Sicko: The success of Fahrenheit 9/11 is making Michael Moore's life a bit easier on his next film.

With Fahrenheit 9/11 becoming the first documentary to cross the $100 million mark at the domestic box office, director Moore expects a smooth path on raising money to make Sicko, his critique of health-maintenance organizations.

Moore would not provide details but said financing of his next movie was in the works, thanks to Fahrenheit 9/11, which cost just $6 million to make.

"Clearly, if you make a movie that has this ratio of how much it costs to its gross, you're going to find an easy time making your next film," Moore said in a conference call with reporters over the weekend.

The idea for "Sicko" stems from a segment Moore did on his "The Awful Truth" TV show, in which he staged a mock funeral at an HMO for a patient denied an organ transplant he needed to survive. The HMO relented and paid for the transplant.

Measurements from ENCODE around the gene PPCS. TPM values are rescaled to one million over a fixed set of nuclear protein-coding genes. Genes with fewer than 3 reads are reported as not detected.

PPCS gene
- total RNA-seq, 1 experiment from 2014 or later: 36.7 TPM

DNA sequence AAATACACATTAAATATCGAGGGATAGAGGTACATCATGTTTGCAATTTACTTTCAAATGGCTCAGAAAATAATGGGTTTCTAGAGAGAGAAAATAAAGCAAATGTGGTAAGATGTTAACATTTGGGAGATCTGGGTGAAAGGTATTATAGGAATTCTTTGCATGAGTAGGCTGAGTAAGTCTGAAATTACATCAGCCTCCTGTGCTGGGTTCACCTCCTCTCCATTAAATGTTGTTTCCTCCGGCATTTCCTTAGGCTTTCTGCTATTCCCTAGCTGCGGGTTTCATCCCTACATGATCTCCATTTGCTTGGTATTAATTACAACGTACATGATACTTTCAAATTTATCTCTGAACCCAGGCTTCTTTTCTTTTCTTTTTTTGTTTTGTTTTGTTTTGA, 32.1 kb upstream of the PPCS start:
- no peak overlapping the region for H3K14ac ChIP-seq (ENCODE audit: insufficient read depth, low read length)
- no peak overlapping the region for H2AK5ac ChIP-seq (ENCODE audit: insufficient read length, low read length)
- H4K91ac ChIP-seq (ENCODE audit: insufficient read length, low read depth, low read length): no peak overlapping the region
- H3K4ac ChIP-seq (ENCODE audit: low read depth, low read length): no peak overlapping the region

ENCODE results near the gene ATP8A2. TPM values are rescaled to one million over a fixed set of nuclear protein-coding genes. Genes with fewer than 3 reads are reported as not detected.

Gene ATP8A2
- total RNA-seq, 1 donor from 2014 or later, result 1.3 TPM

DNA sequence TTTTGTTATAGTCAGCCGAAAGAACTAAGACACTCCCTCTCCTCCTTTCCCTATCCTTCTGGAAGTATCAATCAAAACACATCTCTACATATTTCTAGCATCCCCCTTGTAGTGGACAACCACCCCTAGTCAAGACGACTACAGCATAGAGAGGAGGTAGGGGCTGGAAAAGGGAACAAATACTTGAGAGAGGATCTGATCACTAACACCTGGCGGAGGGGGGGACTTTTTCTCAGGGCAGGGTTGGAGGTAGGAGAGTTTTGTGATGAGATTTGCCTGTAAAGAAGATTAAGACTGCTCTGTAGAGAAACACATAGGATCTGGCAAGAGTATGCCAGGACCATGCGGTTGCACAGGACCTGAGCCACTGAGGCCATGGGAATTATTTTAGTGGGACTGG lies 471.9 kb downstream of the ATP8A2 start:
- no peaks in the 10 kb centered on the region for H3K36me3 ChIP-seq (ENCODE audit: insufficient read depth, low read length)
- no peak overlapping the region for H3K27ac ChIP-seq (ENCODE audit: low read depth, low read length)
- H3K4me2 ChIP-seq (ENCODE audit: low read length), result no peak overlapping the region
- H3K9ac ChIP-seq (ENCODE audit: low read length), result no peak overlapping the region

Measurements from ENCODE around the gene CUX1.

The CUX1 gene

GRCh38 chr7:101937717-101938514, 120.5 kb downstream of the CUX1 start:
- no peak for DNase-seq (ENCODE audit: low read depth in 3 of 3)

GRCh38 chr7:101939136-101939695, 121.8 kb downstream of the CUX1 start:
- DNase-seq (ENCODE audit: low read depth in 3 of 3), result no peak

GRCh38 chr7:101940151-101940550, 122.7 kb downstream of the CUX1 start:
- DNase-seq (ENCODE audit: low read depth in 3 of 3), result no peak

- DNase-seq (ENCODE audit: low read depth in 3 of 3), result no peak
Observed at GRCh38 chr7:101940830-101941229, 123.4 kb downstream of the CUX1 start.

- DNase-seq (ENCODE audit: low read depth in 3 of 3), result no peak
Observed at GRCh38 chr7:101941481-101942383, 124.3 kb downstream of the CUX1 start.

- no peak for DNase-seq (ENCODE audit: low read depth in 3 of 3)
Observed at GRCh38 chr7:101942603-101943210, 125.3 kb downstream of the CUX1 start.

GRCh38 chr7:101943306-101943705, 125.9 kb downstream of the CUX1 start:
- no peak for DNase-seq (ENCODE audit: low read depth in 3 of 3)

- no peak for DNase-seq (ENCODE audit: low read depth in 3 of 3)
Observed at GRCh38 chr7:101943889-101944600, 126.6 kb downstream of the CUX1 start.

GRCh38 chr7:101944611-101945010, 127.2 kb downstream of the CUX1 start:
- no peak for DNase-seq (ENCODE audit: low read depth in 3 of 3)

Moore, an Academy Award winner for "Bowling for Columbine," said he would have plowed ahead with "Sicko" even if "Fahrenheit 9/11" had not given him new commercial clout to raise money.

"I've never let that get in the way, anyway," Moore said. "Even if this movie hadn't done as well, that movie was going to get made, because I think the American people are clamoring to see the HMOs punished."

Brian B.